wrk is very error-sensitive, the parser in the benchmark is incorrect, which could not close the socket properly. I updated my Midori to a Ruby 3 Scheduler project, the performance could reach 247k req/s with kqueue and 647k req/s with epoll, which is more than 100x times faster comparing to blocking I/O.

Combining with Ractor

I also wrote a post on November about Ractor Ruby 3 Ractor Dev Guide (in Chinese)
Combining Fiber with Ractor is always a interesting thing. We have two routes for that:

  1. Receive accpets in the main Ractor, and dispatch the request to sub-Ractors. After transferring the results back, return it from the main Ractor with scheduler.
  2. Use Linux SO_REUSEPORT feature to let all Ractor listen to the port at the same time, which is very easy to deal with with exisiting server archs.

Unfortunately, either of these are functioning correctly now. Some Fiber features are not available in Ractor.
I suppose this is a bug, and have submitted a patch GitHub #3971.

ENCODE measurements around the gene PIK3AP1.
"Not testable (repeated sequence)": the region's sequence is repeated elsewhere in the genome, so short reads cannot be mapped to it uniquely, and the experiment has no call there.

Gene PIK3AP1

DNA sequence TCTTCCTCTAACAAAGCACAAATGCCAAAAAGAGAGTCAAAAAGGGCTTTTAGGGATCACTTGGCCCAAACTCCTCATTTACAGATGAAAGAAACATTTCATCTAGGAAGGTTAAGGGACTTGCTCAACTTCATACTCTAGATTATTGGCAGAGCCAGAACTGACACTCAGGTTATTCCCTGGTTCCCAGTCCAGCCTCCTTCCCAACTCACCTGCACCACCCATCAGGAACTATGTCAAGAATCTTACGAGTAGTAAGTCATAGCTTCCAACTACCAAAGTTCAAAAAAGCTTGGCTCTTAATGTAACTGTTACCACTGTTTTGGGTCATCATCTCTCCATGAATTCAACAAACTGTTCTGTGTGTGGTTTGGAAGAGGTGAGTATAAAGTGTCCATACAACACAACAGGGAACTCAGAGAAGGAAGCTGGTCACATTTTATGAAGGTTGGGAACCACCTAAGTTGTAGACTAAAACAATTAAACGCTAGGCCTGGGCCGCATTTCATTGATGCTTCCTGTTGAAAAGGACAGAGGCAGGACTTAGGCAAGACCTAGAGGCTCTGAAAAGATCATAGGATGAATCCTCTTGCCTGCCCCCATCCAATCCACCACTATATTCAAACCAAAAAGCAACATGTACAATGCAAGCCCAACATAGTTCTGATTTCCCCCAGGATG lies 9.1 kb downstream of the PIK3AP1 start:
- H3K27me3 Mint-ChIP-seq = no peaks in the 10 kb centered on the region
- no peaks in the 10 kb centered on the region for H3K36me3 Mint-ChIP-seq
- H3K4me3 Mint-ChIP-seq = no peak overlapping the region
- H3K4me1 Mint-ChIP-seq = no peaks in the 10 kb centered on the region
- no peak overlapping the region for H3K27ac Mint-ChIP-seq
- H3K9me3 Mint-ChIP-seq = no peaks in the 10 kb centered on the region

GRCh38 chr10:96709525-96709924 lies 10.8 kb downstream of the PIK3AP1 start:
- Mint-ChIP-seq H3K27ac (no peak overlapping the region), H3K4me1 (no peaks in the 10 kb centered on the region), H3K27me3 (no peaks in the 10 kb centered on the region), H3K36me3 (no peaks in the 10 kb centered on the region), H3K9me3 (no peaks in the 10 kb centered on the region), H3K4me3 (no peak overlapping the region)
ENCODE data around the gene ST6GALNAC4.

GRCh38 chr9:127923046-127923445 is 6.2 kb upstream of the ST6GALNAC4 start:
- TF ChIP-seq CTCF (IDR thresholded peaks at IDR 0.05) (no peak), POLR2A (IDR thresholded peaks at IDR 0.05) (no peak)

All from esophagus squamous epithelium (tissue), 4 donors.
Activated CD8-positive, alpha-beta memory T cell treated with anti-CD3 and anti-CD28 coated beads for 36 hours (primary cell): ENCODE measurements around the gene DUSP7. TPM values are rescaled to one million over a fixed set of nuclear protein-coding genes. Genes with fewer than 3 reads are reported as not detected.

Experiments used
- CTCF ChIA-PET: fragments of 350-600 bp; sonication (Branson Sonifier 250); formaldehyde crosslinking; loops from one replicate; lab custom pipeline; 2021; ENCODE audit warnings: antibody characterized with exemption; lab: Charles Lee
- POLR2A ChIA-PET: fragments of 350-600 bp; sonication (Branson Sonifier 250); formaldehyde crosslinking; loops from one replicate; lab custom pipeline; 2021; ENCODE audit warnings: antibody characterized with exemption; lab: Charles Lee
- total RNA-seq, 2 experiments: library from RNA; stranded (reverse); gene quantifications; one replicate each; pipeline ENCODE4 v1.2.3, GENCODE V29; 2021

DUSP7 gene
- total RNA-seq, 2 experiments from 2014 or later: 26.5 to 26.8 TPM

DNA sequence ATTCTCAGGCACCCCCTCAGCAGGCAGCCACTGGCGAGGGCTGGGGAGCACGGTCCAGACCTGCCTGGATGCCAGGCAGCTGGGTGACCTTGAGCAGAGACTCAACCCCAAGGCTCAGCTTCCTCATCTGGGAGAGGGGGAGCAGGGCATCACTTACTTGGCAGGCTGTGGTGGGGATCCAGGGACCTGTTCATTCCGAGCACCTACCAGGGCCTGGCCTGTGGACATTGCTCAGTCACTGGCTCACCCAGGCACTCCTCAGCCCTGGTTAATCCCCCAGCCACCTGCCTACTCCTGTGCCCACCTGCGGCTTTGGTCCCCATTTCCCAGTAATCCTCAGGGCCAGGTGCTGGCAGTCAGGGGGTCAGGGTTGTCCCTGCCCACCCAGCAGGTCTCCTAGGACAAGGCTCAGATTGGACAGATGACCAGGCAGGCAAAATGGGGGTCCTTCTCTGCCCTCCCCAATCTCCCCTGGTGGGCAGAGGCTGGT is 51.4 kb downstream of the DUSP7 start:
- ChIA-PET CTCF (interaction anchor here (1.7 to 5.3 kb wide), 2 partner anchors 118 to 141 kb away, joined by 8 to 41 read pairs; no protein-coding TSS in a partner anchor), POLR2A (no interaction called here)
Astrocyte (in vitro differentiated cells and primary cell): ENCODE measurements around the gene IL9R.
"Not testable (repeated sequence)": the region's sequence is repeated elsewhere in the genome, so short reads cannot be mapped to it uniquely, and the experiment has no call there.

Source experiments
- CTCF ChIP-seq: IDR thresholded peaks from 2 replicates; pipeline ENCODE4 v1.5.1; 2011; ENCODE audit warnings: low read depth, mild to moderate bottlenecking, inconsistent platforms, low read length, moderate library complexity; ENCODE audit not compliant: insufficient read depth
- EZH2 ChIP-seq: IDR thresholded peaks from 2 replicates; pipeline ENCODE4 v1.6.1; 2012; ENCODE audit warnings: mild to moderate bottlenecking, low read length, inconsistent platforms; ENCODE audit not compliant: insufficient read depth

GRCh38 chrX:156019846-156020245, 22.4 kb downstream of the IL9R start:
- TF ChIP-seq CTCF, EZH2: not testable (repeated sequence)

According to my previous benchmarks, Ractor my increase about 4 times the performance by multi-core.

But since API servers are usually stateless, these improvements could be acheived by multi-processes.
Ractor’s majot contribution may be fewer memory consumption.

I would test it with Ruby 3.0 future updates.

Conclusion

We acheived a 10 times performance improvement comparing to preview 1, and almost 36 times faster comparing to blocking I/O. The major performance issue of Ruby servers are I/O blocking instead of VM performance.
With the I/O scheduler is included, we could improve the I/O performance of Ruby 3 into a new era.
The future work is to wait for the updates of some C extension libraries like database connections.
Then if we use an async scheduler with a Fiber based Web server like Falcon,
you don’t have to do anything about your business code to get dozens of times of performance improvements.

Let’s continue happy programming with Ruby.